ONES TO WATCH (MOST PROMISING)

Near – Medium Term

Pterostilbene

Nicotinamide Riboside (NAD+)

Metformin

 

Medium – Long Term

Stem Cell Therapy

Gene Therapy

 

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Follow me on Twitter @leebanfield1

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15 comments

  1. […] – Lee Banfield, Exploring Anti-Aging Strategies […]

  2. […] – Lee Banfield, Exploring Anti-Aging Strategies […]

  3. […] – Lee Banfield, Exploring Anti-Aging Strategies […]

  4. […] – Lee Banfield, Exploring Anti-Aging Strategies […]

  5. […] – Lee Banfield, Exploring Anti-Aging Strategies […]

  6. […] Supplementing resveratrol may be beneficial but better results need to be demonstrated. – Lee Banfield, Exploring Anti-Aging Strategies […]

  7. […] – Lee Banfield, Exploring Anti-Aging Strategies […]

  8. […] – Lee Banfield, Exploring Anti-Aging Strategies […]

  9. […] The FDA trials start this year. Results and a recommended course of action will become more apparent in 5 or 6 years when we can see if it helped delay death and prevent diseases. – Lee Banfield, Exploring Anti-Aging Strategies […]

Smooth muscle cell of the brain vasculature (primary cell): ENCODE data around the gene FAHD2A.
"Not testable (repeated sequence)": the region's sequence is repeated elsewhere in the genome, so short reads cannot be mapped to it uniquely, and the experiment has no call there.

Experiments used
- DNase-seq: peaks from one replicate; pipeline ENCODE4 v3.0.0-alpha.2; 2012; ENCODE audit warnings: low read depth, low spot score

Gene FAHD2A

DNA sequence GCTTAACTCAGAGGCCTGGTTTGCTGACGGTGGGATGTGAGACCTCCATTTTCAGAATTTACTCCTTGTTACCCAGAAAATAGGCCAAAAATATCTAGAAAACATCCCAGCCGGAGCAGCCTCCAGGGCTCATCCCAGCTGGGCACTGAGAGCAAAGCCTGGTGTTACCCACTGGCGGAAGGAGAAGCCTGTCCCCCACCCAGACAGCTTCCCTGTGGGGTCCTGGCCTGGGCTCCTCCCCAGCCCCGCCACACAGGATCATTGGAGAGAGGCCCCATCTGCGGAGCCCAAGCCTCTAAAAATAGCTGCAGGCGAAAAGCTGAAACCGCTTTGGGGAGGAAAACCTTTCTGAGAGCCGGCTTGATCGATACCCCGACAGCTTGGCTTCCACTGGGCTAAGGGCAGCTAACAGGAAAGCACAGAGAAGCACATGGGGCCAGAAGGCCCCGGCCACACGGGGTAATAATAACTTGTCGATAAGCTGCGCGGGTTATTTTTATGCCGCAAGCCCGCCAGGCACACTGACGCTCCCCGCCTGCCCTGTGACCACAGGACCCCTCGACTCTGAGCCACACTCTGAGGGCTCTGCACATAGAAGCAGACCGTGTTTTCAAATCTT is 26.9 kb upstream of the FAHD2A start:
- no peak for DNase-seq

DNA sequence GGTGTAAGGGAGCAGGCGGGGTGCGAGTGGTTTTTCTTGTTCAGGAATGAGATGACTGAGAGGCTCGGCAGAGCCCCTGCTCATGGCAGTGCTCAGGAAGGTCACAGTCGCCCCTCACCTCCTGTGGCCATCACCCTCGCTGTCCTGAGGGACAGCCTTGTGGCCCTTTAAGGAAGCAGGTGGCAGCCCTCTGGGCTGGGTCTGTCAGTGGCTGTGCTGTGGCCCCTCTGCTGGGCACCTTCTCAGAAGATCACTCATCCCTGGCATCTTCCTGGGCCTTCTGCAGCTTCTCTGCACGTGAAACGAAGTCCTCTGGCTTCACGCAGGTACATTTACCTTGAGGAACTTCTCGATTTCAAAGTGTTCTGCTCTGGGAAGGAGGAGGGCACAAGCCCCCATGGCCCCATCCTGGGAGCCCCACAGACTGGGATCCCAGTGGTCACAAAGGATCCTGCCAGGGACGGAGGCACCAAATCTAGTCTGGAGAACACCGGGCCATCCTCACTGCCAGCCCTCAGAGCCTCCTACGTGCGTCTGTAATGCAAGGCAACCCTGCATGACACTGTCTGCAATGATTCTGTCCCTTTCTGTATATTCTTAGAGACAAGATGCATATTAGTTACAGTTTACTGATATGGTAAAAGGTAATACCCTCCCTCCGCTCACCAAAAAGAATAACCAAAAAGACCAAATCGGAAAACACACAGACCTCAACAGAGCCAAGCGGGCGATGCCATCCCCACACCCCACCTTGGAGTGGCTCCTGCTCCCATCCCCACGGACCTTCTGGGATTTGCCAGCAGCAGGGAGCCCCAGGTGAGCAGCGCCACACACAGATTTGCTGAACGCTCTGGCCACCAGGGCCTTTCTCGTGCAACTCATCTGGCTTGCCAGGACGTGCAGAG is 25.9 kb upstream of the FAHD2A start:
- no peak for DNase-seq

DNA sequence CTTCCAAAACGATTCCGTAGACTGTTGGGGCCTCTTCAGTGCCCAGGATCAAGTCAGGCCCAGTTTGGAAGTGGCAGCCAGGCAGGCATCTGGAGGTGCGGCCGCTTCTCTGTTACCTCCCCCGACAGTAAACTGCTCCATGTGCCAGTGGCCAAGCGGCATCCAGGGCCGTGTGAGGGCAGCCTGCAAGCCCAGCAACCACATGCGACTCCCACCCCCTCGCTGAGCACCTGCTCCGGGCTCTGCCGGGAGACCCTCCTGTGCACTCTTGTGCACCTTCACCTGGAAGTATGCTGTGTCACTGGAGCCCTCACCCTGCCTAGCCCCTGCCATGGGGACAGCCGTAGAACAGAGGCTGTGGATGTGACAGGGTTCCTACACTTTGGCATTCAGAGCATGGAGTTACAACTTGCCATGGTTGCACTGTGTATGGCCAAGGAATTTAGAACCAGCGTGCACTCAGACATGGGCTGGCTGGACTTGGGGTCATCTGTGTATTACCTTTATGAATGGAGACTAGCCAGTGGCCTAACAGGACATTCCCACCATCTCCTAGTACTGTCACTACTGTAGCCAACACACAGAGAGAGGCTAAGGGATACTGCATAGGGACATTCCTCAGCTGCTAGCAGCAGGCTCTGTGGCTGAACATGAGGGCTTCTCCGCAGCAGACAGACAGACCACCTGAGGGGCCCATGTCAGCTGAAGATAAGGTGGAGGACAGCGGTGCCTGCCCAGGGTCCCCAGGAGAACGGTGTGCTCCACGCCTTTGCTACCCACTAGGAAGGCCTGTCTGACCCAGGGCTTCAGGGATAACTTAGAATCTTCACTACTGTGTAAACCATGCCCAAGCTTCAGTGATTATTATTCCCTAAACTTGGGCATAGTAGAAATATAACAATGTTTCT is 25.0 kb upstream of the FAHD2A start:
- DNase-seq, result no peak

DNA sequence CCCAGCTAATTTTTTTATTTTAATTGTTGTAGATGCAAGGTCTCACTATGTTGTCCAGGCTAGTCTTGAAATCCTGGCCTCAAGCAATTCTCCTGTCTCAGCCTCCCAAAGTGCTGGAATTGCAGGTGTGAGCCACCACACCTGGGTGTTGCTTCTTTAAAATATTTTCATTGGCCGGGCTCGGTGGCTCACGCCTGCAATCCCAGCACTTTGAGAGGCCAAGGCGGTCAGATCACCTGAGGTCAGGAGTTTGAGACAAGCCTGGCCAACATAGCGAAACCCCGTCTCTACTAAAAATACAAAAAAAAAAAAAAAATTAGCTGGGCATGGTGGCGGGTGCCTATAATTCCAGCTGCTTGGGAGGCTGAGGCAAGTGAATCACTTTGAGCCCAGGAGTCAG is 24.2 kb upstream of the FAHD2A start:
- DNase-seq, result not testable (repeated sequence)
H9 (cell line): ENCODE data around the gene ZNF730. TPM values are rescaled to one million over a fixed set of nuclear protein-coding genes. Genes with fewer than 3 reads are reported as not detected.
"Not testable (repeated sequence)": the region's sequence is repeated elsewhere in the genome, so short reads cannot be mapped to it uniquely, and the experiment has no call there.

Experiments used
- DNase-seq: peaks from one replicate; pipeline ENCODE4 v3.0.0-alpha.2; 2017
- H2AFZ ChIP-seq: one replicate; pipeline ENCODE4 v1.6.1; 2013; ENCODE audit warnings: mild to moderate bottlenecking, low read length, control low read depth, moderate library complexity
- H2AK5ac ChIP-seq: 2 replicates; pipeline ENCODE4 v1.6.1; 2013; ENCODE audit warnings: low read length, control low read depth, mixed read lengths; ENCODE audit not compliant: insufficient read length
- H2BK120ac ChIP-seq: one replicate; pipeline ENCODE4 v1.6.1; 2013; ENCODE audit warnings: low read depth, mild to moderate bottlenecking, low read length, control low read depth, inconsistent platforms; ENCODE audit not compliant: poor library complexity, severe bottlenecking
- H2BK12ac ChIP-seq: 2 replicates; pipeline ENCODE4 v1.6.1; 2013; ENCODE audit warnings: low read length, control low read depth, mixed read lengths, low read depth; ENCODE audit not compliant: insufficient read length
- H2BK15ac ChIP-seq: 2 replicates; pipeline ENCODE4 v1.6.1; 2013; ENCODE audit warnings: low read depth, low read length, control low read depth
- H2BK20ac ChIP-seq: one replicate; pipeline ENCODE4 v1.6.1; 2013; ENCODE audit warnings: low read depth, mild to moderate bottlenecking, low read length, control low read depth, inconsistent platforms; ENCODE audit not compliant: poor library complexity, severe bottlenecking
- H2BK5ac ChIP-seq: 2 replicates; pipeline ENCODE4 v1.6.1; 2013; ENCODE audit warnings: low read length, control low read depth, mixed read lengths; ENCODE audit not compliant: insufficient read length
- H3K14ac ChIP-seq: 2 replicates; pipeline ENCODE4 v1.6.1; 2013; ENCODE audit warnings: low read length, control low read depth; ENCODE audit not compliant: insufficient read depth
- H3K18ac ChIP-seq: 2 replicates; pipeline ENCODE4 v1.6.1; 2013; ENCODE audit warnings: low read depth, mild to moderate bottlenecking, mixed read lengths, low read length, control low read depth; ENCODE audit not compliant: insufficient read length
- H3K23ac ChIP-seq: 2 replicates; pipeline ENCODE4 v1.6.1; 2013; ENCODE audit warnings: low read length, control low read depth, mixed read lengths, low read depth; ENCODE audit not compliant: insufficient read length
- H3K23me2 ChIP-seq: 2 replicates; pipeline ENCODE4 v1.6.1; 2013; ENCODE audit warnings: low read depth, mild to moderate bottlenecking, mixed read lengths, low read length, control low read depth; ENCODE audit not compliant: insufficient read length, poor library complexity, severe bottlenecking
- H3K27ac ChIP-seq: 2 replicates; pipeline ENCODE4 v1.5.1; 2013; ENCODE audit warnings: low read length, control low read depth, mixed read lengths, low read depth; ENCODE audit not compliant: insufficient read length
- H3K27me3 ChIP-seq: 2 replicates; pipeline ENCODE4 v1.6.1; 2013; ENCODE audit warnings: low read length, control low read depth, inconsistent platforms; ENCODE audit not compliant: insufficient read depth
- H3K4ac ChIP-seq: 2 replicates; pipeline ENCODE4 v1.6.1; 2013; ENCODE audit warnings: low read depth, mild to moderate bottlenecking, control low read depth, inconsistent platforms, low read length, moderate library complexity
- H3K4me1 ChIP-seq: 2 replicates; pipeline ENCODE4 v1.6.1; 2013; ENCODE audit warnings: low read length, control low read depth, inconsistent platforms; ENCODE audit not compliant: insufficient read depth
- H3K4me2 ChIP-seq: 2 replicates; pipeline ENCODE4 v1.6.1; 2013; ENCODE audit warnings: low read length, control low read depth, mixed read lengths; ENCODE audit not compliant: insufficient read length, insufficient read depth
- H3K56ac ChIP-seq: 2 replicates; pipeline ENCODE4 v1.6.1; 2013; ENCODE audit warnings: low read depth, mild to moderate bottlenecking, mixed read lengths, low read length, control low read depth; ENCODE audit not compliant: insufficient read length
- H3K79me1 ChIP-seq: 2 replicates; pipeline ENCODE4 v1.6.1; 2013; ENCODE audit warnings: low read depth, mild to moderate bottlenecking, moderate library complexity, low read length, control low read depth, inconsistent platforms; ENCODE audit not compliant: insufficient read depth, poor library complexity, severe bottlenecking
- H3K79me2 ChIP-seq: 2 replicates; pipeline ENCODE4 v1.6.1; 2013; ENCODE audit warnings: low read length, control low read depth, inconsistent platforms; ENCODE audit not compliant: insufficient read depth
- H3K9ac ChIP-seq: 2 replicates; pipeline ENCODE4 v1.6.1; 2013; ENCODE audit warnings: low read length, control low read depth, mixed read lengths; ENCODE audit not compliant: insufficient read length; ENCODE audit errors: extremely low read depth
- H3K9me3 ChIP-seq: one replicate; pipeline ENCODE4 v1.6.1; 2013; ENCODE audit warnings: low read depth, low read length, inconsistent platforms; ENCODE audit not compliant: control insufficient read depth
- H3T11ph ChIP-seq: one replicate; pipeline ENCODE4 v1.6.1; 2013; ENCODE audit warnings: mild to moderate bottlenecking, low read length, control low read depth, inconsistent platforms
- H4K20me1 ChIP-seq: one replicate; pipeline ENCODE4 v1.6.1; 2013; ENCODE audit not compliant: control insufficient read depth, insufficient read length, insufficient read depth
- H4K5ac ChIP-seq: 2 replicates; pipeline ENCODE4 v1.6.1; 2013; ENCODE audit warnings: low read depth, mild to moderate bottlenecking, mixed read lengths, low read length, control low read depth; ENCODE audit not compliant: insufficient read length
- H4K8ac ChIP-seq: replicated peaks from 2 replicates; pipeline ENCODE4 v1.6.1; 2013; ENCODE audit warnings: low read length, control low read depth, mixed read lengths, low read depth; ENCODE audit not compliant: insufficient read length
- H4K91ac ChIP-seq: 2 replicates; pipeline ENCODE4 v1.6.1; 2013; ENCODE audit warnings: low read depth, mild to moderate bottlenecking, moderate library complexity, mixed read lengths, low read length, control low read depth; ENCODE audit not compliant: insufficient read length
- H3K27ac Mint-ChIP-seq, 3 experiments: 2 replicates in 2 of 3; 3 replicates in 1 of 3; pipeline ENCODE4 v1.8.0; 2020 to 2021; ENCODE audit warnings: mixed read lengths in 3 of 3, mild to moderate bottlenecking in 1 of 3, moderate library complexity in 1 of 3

10. […] Overall, it’s possible that increasing telomerase in the body is misguided and will do more harm than good. – Lee Banfield, Exploring Anti-Aging Strategies […]

  11. […] Further breakthroughs in stem cell therapy should be watched closely in the years ahead as we progress towards Bridge 2. – Lee Banfield, Exploring Anti-Aging Strategies […]

  12. […] This claim is extremely dubious and results haven’t been submitted for peer-reviewed publication, but it’s another indication of how close we are to the biotech revolution (Bridge 2) and what will soon be possible. – Lee Banfield, Exploring Anti-Aging Strategies […]

  13. […] An extra 4-7 years gained from a better lifestyle doesn’t sound like a lot, but it could be the difference between being around or not when the technology emerges that can buy you an extra 30 years. – Lee Banfield, Exploring Anti-Aging Strategies […]

  14. […] Strategies are needed to intervene and repair this damage to keep the body maintained at a level below the threshold where problems start to occur. – Lee Banfield, Exploring Anti-Aging Strategies […]

  15. […] – Lee Banfield, July 2016 Report: Exploring Anti-Aging Strategies […]